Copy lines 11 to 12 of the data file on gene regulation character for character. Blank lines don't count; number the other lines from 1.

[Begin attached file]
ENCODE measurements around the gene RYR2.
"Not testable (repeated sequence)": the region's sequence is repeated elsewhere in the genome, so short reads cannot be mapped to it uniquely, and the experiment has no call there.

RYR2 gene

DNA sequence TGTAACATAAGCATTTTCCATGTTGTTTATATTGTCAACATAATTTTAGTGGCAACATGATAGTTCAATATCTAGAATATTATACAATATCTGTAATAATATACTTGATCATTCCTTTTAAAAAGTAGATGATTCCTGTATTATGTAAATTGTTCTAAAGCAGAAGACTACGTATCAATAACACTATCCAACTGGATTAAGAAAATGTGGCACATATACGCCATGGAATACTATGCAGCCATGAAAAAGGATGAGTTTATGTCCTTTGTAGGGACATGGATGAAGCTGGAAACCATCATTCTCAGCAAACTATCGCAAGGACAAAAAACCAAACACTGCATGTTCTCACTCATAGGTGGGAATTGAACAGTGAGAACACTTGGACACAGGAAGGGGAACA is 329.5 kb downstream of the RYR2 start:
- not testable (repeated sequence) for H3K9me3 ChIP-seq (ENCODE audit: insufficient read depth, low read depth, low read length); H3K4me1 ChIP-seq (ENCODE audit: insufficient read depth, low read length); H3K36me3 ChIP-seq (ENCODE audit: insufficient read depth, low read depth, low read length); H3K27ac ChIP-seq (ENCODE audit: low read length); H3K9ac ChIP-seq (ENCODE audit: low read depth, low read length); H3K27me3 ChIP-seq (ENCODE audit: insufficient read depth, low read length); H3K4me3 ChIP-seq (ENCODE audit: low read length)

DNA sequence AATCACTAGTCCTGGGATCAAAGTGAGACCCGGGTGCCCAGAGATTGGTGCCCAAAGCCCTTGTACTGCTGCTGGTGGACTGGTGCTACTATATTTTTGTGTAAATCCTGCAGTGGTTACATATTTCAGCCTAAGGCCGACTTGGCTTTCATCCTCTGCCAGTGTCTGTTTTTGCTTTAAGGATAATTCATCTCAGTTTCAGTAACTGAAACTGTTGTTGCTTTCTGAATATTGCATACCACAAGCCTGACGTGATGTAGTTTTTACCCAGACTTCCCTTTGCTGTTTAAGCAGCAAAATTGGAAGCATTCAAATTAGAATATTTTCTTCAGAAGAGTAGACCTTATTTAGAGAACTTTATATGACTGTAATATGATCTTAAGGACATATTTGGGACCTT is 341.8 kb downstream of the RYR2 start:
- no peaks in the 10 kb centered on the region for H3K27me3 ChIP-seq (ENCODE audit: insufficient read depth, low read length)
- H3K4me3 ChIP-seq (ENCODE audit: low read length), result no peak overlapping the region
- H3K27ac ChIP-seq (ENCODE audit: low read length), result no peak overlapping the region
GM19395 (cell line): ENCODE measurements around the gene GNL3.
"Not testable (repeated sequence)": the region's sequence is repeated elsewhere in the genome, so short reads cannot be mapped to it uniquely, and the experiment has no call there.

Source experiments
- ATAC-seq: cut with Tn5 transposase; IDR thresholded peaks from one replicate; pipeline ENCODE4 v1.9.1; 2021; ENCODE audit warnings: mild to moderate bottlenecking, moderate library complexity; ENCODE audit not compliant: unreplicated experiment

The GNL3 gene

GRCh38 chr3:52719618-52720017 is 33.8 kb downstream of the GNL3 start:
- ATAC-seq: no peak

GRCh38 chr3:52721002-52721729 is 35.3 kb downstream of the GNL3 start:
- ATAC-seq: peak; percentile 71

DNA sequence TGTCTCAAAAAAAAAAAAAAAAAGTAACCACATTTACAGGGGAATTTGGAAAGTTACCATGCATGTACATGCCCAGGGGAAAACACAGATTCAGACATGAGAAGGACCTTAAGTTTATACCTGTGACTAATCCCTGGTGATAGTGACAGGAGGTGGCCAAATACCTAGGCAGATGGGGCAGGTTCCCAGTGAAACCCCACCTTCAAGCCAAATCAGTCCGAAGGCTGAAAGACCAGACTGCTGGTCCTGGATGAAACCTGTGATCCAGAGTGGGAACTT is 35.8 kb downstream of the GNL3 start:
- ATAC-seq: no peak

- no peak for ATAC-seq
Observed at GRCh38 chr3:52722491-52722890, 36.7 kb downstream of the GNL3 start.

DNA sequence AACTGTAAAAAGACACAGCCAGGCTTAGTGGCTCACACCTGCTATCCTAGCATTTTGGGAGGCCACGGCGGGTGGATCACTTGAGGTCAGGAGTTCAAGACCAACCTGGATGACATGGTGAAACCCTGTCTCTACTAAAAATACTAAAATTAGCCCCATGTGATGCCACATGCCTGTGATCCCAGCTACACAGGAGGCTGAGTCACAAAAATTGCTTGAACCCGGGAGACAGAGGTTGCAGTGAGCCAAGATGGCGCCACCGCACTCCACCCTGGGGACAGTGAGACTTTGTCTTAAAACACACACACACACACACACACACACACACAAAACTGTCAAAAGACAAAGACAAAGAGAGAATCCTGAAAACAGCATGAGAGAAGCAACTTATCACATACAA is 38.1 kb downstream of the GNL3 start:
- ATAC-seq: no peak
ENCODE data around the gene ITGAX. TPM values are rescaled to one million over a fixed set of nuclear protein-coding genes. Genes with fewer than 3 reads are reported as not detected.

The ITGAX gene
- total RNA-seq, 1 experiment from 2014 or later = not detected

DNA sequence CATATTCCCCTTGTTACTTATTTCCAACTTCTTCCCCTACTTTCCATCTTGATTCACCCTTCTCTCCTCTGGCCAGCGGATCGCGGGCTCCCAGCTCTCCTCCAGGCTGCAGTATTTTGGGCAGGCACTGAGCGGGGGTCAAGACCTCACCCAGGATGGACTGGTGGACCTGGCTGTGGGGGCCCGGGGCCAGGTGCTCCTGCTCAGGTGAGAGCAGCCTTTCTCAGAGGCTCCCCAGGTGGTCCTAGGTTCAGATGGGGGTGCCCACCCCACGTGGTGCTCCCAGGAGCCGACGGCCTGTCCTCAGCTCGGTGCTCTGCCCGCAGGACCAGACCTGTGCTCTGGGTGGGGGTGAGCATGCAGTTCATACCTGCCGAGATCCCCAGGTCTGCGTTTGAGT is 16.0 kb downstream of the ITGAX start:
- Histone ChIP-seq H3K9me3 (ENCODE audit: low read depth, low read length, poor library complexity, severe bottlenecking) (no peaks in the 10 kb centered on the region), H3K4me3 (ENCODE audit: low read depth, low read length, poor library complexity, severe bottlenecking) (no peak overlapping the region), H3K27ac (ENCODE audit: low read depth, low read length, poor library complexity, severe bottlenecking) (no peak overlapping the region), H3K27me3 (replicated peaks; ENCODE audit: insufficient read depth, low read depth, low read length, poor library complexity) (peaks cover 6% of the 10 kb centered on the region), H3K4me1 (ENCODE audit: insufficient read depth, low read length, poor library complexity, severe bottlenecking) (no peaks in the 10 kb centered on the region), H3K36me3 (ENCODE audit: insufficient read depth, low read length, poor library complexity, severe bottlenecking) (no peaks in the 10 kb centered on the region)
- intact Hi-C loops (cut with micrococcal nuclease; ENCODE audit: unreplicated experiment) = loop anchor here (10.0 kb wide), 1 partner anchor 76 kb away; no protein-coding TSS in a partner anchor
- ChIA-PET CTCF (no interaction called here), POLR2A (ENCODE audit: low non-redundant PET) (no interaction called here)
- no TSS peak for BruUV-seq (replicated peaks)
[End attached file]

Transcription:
"Not testable (repeated sequence)": the region's sequence is repeated elsewhere in the genome, so short reads cannot be mapped to it uniquely, and the experiment has no call there.

Source experiments